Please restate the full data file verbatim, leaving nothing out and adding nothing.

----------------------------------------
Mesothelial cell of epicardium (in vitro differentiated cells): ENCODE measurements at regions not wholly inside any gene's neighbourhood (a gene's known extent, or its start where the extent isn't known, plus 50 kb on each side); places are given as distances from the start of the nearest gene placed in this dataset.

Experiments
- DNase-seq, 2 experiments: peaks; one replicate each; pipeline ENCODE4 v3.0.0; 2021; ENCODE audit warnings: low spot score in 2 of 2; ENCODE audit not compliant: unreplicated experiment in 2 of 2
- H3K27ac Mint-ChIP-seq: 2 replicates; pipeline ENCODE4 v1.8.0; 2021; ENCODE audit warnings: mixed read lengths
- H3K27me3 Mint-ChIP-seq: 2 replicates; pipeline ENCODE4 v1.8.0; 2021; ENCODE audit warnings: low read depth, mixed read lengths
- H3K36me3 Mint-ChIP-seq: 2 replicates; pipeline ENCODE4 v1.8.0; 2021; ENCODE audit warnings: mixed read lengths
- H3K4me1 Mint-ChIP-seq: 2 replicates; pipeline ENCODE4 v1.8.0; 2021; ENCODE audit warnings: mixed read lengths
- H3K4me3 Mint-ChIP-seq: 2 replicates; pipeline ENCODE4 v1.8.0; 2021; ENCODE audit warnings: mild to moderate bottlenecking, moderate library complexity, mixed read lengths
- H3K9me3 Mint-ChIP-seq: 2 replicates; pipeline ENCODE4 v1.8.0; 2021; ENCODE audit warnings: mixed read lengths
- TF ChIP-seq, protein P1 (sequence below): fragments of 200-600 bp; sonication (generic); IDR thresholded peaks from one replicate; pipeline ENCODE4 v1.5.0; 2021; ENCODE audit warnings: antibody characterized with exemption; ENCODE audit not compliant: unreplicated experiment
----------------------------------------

Mesothelial cell of epicardium (in vitro differentiated cells): ENCODE measurements at regions not wholly inside any gene's neighbourhood (a gene's known extent, or its start where the extent isn't known, plus 50 kb on each side); places are given as distances from the start of the nearest gene placed in this dataset.

Experiments
- DNase-seq, 2 experiments: peaks; one replicate each; pipeline ENCODE4 v3.0.0; 2021; ENCODE audit warnings: low spot score in 2 of 2; ENCODE audit not compliant: unreplicated experiment in 2 of 2
- H3K27ac Mint-ChIP-seq: 2 replicates; pipeline ENCODE4 v1.8.0; 2021; ENCODE audit warnings: mixed read lengths
- H3K27me3 Mint-ChIP-seq: 2 replicates; pipeline ENCODE4 v1.8.0; 2021; ENCODE audit warnings: low read depth, mixed read lengths
- H3K36me3 Mint-ChIP-seq: 2 replicates; pipeline ENCODE4 v1.8.0; 2021; ENCODE audit warnings: mixed read lengths
- H3K4me1 Mint-ChIP-seq: 2 replicates; pipeline ENCODE4 v1.8.0; 2021; ENCODE audit warnings: mixed read lengths
- H3K4me3 Mint-ChIP-seq: 2 replicates; pipeline ENCODE4 v1.8.0; 2021; ENCODE audit warnings: mild to moderate bottlenecking, moderate library complexity, mixed read lengths
- H3K9me3 Mint-ChIP-seq: 2 replicates; pipeline ENCODE4 v1.8.0; 2021; ENCODE audit warnings: mixed read lengths
- TF ChIP-seq, protein P1 (sequence below): fragments of 200-600 bp; sonication (generic); IDR thresholded peaks from one replicate; pipeline ENCODE4 v1.5.0; 2021; ENCODE audit warnings: antibody characterized with exemption; ENCODE audit not compliant: unreplicated experiment